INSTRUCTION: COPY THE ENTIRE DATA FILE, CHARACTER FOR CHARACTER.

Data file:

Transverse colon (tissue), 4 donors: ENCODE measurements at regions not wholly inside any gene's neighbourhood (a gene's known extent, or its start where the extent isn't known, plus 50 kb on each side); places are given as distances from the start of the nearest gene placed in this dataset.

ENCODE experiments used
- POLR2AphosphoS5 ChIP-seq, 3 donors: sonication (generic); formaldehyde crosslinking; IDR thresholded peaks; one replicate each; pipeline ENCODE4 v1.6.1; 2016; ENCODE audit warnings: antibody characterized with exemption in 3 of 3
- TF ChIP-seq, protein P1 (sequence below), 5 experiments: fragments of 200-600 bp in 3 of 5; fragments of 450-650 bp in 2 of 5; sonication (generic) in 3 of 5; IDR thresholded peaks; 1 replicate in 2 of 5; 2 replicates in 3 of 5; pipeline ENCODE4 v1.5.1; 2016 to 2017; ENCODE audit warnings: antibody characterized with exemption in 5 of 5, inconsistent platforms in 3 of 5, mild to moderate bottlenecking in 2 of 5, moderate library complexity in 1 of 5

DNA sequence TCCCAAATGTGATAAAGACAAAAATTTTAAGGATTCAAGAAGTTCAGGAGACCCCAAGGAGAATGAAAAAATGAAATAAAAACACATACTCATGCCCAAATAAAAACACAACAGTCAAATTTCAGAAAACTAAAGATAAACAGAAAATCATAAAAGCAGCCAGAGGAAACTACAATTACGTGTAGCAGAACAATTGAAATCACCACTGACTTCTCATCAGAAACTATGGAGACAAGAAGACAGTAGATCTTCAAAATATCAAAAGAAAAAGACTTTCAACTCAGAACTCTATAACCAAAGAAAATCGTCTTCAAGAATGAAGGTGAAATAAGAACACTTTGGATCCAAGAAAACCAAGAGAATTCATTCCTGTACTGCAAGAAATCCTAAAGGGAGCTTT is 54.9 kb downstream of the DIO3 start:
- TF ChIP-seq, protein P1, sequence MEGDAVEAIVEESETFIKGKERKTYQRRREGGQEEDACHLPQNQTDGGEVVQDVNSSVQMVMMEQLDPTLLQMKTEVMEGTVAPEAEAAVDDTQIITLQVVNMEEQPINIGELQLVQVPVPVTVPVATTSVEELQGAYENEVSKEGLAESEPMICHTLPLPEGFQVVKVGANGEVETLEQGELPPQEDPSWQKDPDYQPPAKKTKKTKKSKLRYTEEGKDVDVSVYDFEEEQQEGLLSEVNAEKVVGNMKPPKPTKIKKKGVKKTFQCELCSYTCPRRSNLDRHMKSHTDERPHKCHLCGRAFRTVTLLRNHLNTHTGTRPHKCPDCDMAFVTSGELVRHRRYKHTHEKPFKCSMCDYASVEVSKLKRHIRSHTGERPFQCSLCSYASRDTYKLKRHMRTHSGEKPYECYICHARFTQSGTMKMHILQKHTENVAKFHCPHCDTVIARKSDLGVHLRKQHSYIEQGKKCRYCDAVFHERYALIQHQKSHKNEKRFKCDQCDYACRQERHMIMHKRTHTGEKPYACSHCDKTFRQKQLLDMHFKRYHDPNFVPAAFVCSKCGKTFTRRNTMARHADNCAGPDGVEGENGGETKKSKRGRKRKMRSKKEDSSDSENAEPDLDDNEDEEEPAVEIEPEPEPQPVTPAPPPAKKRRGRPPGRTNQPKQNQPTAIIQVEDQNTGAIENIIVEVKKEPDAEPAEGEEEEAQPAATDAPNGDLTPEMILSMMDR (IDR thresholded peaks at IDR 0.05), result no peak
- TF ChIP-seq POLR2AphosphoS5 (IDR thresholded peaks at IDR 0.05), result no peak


Transverse colon (tissue), 4 donors: ENCODE measurements at regions not wholly inside any gene's neighbourhood (a gene's known extent, or its start where the extent isn't known, plus 50 kb on each side); places are given as distances from the start of the nearest gene placed in this dataset.

ENCODE experiments used
- POLR2AphosphoS5 ChIP-seq, 3 donors: sonication (generic); formaldehyde crosslinking; IDR thresholded peaks; one replicate each; pipeline ENCODE4 v1.6.1; 2016; ENCODE audit warnings: antibody characterized with exemption in 3 of 3
- TF ChIP-seq, protein P1 (sequence below), 5 experiments: fragments of 200-600 bp in 3 of 5; fragments of 450-650 bp in 2 of 5; sonication (generic) in 3 of 5; IDR thresholded peaks; 1 replicate in 2 of 5; 2 replicates in 3 of 5; pipeline ENCODE4 v1.5.1; 2016 to 2017; ENCODE audit warnings: antibody characterized with exemption in 5 of 5, inconsistent platforms in 3 of 5, mild to moderate bottlenecking in 2 of 5, moderate library complexity in 1 of 5

DNA sequence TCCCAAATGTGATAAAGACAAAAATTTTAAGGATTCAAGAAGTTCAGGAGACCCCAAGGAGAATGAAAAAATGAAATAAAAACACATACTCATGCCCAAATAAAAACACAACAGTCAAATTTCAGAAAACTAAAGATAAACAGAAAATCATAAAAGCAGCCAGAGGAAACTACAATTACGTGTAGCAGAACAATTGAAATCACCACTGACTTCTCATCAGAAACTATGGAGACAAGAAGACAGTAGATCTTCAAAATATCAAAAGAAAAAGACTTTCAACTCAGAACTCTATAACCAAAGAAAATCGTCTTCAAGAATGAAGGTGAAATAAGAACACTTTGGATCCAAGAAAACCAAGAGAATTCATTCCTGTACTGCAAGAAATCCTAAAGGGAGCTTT is 54.9 kb downstream of the DIO3 start:
- TF ChIP-seq, protein P1, sequence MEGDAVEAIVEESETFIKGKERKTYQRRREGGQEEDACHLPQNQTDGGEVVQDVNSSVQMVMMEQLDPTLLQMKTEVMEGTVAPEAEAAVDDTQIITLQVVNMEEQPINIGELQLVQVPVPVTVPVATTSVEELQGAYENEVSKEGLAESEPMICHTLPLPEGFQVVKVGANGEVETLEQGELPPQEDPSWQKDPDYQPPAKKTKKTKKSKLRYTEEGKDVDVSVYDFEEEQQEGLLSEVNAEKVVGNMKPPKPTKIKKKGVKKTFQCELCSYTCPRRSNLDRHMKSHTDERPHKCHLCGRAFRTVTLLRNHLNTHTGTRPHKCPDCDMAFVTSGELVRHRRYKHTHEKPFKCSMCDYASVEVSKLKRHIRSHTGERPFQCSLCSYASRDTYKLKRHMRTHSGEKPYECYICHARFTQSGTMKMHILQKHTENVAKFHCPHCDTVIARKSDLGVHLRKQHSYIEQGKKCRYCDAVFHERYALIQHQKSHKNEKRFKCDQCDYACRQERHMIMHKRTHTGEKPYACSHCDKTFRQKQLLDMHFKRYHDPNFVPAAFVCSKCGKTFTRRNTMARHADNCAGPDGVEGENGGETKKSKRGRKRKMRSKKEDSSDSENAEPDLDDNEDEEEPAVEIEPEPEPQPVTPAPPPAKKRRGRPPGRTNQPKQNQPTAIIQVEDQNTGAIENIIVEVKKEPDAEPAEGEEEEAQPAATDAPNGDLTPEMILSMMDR (IDR thresholded peaks at IDR 0.05), result no peak
- TF ChIP-seq POLR2AphosphoS5 (IDR thresholded peaks at IDR 0.05), result no peak